Q: Mental health seems to be another topic that you focus on. What inspired you to talk about it?

A: I’m very open about my mental health journey because I think that not a lot of people are, and that is one of the biggest problems with mental health. I’m super big about reducing the stigma based off of the place that I’ve come from. 

I have been in therapy since I was five years old. I was diagnosed with severe anxiety from that age and experienced panic attacks from that age, so mental health has never not been a part of my life that I have to focus on. Throughout high school it turned more into depression, and I had an eating disorder that I’ve now recovered from, but it was never talked about within my life. And, even in my family, when they would send me to therapy, it was a taboo subject. None of my extended family knew that I was going, none of my friends knew that I was going, and that always made me feel shameful about it. 

So, when I had my Instagram, it didn’t start as something that I was using to create a platform for mental health. But then, once I had that platform, it was a perfect segway to talk about the one thing that I felt so shameful about, and that allowed me to connect with so many other people who were feeling the same way. I like to think that it’s genuinely made a difference.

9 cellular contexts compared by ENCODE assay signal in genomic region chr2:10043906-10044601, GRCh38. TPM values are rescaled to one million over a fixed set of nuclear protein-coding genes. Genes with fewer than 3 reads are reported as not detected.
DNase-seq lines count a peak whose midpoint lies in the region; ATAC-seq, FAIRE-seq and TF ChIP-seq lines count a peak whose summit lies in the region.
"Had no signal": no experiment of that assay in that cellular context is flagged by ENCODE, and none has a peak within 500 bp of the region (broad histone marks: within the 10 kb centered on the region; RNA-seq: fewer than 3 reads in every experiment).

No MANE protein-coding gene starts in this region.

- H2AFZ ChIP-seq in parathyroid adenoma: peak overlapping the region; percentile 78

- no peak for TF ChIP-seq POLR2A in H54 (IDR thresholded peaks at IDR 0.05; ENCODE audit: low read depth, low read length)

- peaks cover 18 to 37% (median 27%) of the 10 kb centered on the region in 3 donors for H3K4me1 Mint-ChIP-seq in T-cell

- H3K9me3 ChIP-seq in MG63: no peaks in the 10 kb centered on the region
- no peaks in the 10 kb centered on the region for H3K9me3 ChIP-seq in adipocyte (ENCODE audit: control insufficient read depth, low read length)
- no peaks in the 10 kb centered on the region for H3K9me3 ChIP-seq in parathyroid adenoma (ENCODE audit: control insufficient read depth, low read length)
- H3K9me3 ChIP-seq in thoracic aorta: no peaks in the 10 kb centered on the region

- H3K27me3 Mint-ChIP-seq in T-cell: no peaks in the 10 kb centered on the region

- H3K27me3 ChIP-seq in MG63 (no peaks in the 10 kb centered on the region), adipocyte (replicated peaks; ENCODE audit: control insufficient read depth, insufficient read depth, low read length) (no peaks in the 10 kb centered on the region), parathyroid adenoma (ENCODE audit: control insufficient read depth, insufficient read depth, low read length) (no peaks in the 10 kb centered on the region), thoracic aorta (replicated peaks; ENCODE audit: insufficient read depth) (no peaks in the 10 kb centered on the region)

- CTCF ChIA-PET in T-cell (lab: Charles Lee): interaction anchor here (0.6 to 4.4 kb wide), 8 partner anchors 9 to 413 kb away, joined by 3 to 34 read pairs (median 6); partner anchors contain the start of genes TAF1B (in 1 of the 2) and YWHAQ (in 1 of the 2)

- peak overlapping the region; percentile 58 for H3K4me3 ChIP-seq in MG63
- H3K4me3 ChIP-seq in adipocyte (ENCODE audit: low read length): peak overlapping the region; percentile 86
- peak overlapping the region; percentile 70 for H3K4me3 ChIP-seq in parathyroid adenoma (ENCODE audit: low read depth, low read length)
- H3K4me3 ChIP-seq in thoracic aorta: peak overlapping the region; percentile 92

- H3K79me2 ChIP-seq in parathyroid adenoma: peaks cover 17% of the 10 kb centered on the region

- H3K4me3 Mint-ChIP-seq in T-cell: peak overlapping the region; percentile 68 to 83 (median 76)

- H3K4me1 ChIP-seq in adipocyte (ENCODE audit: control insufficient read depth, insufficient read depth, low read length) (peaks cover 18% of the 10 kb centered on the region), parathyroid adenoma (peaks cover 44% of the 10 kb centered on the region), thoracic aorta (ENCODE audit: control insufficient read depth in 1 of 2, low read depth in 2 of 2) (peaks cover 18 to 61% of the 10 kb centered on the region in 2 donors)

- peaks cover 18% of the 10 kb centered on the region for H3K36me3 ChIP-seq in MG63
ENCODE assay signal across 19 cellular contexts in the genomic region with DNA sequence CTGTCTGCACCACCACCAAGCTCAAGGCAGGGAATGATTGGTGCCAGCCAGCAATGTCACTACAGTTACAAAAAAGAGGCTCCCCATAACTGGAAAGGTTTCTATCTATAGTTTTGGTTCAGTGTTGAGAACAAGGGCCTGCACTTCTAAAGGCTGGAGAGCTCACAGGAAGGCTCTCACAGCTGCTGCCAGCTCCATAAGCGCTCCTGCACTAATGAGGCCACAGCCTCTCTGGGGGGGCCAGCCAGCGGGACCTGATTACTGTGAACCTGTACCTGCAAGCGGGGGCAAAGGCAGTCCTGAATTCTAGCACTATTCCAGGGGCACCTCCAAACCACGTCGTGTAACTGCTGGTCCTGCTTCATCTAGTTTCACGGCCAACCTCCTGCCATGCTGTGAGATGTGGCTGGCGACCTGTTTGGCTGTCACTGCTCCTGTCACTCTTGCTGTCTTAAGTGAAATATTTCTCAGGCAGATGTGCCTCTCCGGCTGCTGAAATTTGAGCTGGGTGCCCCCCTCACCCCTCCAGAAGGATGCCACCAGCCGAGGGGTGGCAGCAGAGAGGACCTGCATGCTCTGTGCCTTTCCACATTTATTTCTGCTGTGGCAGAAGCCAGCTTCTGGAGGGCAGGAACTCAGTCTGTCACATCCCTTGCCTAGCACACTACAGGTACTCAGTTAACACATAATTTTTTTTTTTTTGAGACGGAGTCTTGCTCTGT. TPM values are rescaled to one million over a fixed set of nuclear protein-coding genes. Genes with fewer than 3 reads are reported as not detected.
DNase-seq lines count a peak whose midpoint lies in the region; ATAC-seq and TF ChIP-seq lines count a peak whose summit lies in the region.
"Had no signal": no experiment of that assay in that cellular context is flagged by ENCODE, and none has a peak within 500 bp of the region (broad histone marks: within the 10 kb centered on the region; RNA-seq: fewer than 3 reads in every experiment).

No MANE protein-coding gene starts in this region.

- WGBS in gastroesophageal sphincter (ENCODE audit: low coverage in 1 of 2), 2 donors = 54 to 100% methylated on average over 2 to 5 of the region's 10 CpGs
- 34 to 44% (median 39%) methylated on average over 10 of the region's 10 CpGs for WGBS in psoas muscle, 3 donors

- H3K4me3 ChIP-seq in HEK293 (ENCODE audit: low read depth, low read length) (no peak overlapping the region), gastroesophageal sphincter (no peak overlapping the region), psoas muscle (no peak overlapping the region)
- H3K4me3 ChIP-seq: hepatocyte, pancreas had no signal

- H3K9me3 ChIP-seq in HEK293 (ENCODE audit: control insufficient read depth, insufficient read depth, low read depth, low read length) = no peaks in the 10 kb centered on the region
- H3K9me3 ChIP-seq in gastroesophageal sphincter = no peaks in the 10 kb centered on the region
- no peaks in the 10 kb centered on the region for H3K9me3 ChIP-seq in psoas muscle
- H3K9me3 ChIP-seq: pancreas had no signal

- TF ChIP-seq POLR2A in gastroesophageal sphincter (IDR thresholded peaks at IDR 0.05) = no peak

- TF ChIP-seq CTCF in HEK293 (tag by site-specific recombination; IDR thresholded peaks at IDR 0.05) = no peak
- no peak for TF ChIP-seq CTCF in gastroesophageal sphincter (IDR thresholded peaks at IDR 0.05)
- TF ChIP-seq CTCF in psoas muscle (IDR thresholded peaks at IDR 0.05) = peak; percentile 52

Q: How have you been balancing working with college life?

A: It’s a lot. I have a lot on my plate, and I’ve definitely had to cut back on a couple of things. I think that’s important. Sometimes people say, “Oh, you can definitely manage it all if you find the balance,” which is not always true. I’ve had to cut back on the number of times that I post on @marinforthegym, and the podcast has taken a little pause, which I’m fine with. I’m not working at Solidcore right now, which will be more of a second-semester transition. I do think it’s important to not glaze over the fact that sometimes you do have to sacrifice, especially in a new environment. But, I think, for me, the more important part about managing it all is finding a routine that I’m able to thrive off of. 

Go follow @marinforthegym for more of Marin’s content. She posts workouts, mental health content, and life updates, so check out her page if you were inspired by her like I was!

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Sarah is a freshman at Boston University studying Film and Television in the College of Communication. She is originally from just outside Baltimore, Maryland. She enjoys working on craft projects and watching TV, and she is so excited to be writing for Her Campus BU!
Amille is a senior at Boston University pursuing a Bachelor of Arts in English. Her passions include travel, cooking, and creative writing; when she isn't testing new recipes and working on her first novel, she's spending time with pets and making memories with family.